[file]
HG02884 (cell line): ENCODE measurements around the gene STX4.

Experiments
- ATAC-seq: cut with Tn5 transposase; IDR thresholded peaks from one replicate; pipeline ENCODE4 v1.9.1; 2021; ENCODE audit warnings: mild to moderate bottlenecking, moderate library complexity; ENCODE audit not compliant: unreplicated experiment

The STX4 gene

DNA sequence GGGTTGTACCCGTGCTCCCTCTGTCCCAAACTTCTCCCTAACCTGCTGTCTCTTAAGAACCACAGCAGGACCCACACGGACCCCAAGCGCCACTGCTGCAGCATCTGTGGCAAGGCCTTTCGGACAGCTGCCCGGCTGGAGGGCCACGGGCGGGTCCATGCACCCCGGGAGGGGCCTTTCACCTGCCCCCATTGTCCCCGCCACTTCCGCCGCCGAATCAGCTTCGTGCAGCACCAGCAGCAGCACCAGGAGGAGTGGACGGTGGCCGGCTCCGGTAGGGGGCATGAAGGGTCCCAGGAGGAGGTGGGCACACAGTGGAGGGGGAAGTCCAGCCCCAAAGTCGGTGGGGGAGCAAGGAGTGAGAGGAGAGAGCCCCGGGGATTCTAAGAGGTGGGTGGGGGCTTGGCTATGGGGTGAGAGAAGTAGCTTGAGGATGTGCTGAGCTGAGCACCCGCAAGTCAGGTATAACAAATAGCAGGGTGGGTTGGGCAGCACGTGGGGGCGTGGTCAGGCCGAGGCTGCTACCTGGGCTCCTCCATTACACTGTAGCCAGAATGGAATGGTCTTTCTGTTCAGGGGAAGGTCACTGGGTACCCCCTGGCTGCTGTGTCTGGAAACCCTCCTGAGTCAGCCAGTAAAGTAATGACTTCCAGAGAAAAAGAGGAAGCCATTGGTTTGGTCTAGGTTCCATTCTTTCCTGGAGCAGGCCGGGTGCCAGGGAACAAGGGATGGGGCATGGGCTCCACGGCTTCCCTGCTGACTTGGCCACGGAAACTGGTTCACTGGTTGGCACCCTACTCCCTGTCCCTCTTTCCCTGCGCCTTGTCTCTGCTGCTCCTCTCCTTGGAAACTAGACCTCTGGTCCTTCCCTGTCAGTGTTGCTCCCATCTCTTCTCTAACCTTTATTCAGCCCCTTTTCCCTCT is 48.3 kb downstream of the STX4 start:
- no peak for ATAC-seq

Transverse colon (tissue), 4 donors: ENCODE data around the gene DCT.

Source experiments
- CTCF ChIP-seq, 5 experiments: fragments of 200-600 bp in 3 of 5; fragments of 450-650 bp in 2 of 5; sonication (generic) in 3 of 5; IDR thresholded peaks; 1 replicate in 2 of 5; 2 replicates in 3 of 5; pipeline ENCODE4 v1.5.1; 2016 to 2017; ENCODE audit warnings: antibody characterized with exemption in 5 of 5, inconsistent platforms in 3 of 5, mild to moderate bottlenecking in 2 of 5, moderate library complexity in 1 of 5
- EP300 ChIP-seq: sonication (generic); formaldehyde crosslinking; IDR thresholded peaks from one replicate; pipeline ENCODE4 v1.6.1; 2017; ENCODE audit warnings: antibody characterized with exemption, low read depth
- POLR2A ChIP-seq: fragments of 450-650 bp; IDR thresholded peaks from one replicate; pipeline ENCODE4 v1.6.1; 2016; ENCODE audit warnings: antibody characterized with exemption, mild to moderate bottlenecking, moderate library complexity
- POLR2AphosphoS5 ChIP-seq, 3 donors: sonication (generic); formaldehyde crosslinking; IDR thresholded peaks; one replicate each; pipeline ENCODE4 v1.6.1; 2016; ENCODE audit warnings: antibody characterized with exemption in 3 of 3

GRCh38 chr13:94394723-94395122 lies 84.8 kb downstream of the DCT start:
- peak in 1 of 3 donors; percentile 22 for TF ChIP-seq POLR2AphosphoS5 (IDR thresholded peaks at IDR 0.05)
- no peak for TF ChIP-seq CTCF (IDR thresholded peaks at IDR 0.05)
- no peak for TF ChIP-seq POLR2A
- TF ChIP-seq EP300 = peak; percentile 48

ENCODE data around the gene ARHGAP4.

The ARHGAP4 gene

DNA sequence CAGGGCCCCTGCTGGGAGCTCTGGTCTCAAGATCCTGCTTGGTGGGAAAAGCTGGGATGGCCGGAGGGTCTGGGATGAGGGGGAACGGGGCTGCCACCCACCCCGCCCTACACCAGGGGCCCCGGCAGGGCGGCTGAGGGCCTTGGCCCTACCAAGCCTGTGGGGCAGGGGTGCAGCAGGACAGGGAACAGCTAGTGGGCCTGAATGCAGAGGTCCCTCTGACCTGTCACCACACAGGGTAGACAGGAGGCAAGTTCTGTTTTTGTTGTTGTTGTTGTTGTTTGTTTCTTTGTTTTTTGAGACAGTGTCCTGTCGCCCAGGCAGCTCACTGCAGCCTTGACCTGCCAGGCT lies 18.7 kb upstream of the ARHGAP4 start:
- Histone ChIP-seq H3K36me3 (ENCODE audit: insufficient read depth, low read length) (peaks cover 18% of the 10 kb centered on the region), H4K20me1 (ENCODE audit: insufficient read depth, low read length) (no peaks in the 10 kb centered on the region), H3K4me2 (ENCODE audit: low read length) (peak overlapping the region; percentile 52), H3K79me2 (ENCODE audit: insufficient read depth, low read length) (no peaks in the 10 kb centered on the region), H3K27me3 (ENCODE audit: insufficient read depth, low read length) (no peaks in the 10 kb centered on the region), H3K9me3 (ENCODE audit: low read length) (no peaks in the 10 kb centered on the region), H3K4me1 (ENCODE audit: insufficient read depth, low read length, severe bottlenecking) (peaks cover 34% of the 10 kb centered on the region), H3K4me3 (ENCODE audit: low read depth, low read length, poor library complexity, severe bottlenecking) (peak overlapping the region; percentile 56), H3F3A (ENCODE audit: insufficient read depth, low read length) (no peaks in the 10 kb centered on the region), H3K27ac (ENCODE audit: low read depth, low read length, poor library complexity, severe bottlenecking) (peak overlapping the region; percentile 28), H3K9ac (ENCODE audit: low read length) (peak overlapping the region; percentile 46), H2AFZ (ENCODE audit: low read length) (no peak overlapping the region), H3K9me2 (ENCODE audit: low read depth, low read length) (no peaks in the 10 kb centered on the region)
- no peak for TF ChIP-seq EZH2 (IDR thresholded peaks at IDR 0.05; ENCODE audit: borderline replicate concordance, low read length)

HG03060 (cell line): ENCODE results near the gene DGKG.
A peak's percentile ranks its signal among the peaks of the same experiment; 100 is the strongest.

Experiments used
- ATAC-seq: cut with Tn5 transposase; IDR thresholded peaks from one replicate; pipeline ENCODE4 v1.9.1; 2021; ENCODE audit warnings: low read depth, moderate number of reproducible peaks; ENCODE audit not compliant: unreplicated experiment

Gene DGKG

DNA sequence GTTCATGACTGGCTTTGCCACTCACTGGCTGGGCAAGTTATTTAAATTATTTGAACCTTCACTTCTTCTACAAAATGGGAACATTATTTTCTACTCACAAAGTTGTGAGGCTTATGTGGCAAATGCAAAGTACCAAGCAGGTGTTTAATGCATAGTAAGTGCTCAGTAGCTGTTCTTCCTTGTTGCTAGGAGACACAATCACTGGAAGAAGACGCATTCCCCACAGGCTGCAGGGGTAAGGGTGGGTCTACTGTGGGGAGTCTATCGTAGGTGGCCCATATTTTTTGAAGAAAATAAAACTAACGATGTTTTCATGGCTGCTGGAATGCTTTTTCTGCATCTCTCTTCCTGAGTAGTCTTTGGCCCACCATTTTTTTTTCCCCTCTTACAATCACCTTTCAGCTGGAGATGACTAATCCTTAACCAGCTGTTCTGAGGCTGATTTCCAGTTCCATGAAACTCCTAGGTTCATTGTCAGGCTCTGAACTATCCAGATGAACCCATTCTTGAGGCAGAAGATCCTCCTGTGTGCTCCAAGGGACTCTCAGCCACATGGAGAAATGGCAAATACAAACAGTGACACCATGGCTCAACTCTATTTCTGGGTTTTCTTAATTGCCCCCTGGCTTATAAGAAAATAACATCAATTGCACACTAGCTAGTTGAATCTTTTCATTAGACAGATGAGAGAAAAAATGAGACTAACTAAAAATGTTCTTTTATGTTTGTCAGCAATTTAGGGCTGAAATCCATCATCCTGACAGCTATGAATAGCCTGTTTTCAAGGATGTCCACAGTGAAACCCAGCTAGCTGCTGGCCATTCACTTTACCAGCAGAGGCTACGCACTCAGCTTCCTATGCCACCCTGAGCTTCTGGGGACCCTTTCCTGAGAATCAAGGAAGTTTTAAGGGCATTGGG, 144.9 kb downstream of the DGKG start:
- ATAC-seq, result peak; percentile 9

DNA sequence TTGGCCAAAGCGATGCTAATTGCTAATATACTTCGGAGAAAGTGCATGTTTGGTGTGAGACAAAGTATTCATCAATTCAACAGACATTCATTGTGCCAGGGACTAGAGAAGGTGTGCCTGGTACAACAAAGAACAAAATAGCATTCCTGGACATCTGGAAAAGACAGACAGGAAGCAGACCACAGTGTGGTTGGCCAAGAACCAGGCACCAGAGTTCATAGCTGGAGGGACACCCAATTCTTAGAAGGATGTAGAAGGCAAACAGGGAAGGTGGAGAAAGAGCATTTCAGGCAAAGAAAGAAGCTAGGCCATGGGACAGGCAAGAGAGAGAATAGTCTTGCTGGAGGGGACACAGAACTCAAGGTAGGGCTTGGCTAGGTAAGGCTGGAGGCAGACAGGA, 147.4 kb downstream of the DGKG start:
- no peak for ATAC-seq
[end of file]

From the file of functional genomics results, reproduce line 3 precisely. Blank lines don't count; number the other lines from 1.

- ATAC-seq: cut with Tn5 transposase; IDR thresholded peaks from one replicate; pipeline ENCODE4 v1.9.1; 2021; ENCODE audit warnings: mild to moderate bottlenecking, moderate library complexity; ENCODE audit not compliant: unreplicated experiment